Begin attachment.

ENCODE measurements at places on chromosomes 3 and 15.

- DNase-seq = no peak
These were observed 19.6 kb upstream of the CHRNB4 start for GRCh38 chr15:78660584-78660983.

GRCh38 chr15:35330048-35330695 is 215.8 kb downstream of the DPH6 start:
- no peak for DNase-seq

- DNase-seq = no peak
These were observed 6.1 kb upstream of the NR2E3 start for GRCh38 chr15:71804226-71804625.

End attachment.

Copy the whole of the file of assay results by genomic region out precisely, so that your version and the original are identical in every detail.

ENCODE measurements at places on chromosomes 3 and 15.

- DNase-seq = no peak
These were observed 19.6 kb upstream of the CHRNB4 start for GRCh38 chr15:78660584-78660983.

GRCh38 chr15:35330048-35330695 is 215.8 kb downstream of the DPH6 start:
- no peak for DNase-seq

- DNase-seq = no peak
These were observed 6.1 kb upstream of the NR2E3 start for GRCh38 chr15:71804226-71804625.